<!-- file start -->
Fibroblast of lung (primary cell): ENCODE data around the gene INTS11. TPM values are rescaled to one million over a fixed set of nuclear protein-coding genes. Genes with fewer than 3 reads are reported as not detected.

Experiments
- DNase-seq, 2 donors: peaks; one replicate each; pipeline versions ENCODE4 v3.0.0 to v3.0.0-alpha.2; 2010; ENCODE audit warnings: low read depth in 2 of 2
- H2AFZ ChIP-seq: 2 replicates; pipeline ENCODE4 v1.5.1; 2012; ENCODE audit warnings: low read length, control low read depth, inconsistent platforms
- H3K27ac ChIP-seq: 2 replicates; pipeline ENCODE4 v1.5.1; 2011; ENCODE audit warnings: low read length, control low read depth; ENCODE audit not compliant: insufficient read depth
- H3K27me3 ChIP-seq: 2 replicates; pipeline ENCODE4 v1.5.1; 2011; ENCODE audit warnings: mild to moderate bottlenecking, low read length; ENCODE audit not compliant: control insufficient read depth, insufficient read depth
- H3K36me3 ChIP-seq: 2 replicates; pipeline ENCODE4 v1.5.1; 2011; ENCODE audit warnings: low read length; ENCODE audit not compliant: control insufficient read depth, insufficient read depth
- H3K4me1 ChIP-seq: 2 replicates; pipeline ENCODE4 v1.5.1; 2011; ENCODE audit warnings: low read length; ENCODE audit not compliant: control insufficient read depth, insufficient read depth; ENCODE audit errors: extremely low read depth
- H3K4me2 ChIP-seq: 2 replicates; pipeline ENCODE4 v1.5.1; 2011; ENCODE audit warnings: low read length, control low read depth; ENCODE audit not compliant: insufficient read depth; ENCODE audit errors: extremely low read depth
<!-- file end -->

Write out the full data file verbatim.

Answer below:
Fibroblast of lung (primary cell): ENCODE data around the gene INTS11. TPM values are rescaled to one million over a fixed set of nuclear protein-coding genes. Genes with fewer than 3 reads are reported as not detected.

Experiments
- DNase-seq, 2 donors: peaks; one replicate each; pipeline versions ENCODE4 v3.0.0 to v3.0.0-alpha.2; 2010; ENCODE audit warnings: low read depth in 2 of 2
- H2AFZ ChIP-seq: 2 replicates; pipeline ENCODE4 v1.5.1; 2012; ENCODE audit warnings: low read length, control low read depth, inconsistent platforms
- H3K27ac ChIP-seq: 2 replicates; pipeline ENCODE4 v1.5.1; 2011; ENCODE audit warnings: low read length, control low read depth; ENCODE audit not compliant: insufficient read depth
- H3K27me3 ChIP-seq: 2 replicates; pipeline ENCODE4 v1.5.1; 2011; ENCODE audit warnings: mild to moderate bottlenecking, low read length; ENCODE audit not compliant: control insufficient read depth, insufficient read depth
- H3K36me3 ChIP-seq: 2 replicates; pipeline ENCODE4 v1.5.1; 2011; ENCODE audit warnings: low read length; ENCODE audit not compliant: control insufficient read depth, insufficient read depth
- H3K4me1 ChIP-seq: 2 replicates; pipeline ENCODE4 v1.5.1; 2011; ENCODE audit warnings: low read length; ENCODE audit not compliant: control insufficient read depth, insufficient read depth; ENCODE audit errors: extremely low read depth
- H3K4me2 ChIP-seq: 2 replicates; pipeline ENCODE4 v1.5.1; 2011; ENCODE audit warnings: low read length, control low read depth; ENCODE audit not compliant: insufficient read depth; ENCODE audit errors: extremely low read depth